How in the world does Scion sell nearly 150000 units a year with a 'toaster' a 'bug' and one cool sport model? At full sticker.

    What if the new Yaris/FIT just grabbed ALL the first-time and economy-minded young buyers in the US?

    How does HonYota keep improving on the Ody/Sienna squeezing out GM and prolly Ford shortly.

    Toyota and Nissan produce diesel trucks all over the world. What if the bulk of the new Tundras and Titans utilize all that expertise and start eating into the Big Rig profit center of the Big 2 +C? The combo of power and fuel economy could be the next marketing coup. What about a 30 mpg truck bigger and more powerful than any Ram/150/Silverado-Sierra on the road? What is being cooked up in San Antonio?

    The small-truck segment has passed already to Toyota and Nissan.c.f. Edmunds comparo's. Only the Dakota is a viable challenger to either of these two.

    Give the market what it wants, keep it fresh and buyers and profits will come in due time.
  • kdhspyderkdhspyder Posts: 7,160
    Further to the foregoing post, I do actually do agree with 1487 that all manufactures now are roughly equal in quality until proven otherwise. The errors of the 80's are in the past. SPC, better parts from SPC knowledgable subcontracors and better materials give all automakers a higher build quality than in the earlier 20 years.

    It would be a shame if the benefits of having very solid competitive vehicles were to be lost to panic and lack of depth on the commercial side.
  • jae5jae5 Posts: 1,205
    Give the market what it wants, keep it fresh and buyers and profits will come in due time.

    True.

    I think this is where the "domestics" - particularly GM & Ford - miss the boat, though Ford has some hits. It seems that GM really doesn't have a marketing strategy for it's vehicles, or know/understand the market, just pumping in new-name replacements for bad-memory cars without presenting the vechicles as being better, more refined, improved ergonomics, more standard features. It's kind of like "here's something new, take it". It seems their message is kind of muddled.

    For example, the G6 and the Cobalt are obviously to you and me replacements for the Grand Am and Cavalier. But yet half the time they're presented as that, while the other half they're presented as totally new, fresh, not replacements for the previous vehicles. What are they really? And when the cars are intro'd they are not the segment busters they need to be, but "almost" competitors.

    Then Ford is trying to present itself as the "green" domestic, focusing on hybrids, but is bringing out the Expedition EL and Navigator L, longer versions of the vehicles. So the public could perceive that as while they're big on hybrids, they are still churning out gas-guzzling hogs?? :confuse:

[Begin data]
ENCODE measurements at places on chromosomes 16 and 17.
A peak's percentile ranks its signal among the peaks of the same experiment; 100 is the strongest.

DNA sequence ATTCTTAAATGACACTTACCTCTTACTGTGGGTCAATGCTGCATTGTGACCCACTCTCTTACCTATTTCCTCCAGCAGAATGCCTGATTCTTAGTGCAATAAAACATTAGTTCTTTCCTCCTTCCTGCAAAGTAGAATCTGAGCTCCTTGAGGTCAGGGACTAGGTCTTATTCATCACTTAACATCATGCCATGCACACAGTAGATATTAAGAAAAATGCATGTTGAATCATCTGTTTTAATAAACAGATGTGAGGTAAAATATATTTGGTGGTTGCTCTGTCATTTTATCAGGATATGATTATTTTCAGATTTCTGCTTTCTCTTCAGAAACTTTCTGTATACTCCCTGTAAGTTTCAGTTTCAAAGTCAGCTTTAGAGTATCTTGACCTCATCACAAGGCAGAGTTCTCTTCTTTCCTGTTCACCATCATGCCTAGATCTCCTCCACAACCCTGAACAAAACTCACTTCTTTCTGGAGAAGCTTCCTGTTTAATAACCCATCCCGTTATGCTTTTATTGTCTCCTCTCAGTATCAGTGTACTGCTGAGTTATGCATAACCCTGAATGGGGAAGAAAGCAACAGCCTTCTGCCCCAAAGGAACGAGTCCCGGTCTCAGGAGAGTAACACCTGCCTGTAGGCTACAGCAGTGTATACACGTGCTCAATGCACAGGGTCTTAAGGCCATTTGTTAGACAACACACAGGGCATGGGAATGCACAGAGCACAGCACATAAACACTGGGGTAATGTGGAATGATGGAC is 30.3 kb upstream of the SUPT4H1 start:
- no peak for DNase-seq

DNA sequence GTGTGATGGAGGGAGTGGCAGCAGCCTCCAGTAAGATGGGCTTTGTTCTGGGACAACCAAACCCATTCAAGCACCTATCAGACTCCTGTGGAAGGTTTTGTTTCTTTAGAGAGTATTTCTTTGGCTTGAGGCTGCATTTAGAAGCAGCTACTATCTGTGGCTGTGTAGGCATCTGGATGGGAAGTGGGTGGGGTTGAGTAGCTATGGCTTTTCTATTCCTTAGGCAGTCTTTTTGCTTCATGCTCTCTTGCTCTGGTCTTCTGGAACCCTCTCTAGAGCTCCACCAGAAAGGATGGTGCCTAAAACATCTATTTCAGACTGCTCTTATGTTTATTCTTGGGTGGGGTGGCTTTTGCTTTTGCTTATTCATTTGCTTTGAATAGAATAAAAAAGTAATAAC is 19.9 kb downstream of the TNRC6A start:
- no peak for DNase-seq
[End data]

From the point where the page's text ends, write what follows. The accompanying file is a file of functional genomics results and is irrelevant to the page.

• I've explained it already. Look at the Infiniti G35 and original Lexus LS400 for how to penetrate a market:

    Better product
    Better standard content
    Better or as good performance
    Good resale
    Lower MSRP when matched for content.

    When the Big 3 price at the same level as Japanese competitors they're out of the game immediately. They need to price 3-8k (depending on segment) lower than the Japanese/euro competition while giving users cars that are better for the money.

    As it stand now if one buys a lincoln zephyr at 35k loaded, that buyer is going to be looking at huge depreciation vis-a-vis the euro/japanese competition. Incentives and rebates from Ford will ensure this! If Ford priced the car at 30k fully loaded then people would see VALUE in the Zephyr. They'd realistically get the car at 27k (no rebates) and thus save a good 5-6k v. the lexus/acura/etc.
  • gteegtee Posts: 179
    The bottom line is that there is little the Big 2.5 can do to convince die hard domestic car haters to consider their products.

    You know I take offense to that comment. I was true blue Ford Man. I grew up in Detroit and drove nothing but domestic cars. My experience with GM car was horrible. So I switched to Ford cars and trucks and IMO they were much much better then GM cars. I owned a 1986 Ford Escort, 1988 Old Cutlass, 1994 Ford Thunderbird, 1997 Ford Expedition, 2003 Ford Expedition. Until the 2003 Expedition Ford products were fine, but the 2003 Expedition was a lemon. I had many problems with this truck. Air Cond compressor had to be replaced, rear axle is new, wind noise, tire noise, rattles, power steering problems.

    Don't tell me that people talk about 1987 Olds. I am talking about a 2003 Ford purchased new. I feel like I purchased a prototype and not a finished truck ready for consumers. I am sick and tired of reading posts about people who don't buy domestics as being not patriotic. How about some posts about American car companies being not patriotic. To me its much more unpatriotic for an American company to produce an inferior product. And yes now I drive a Honda Odyssey. I drive Honda not for any great love of Honda, but because Ford forced me to buy a product that I would feel safe for my family.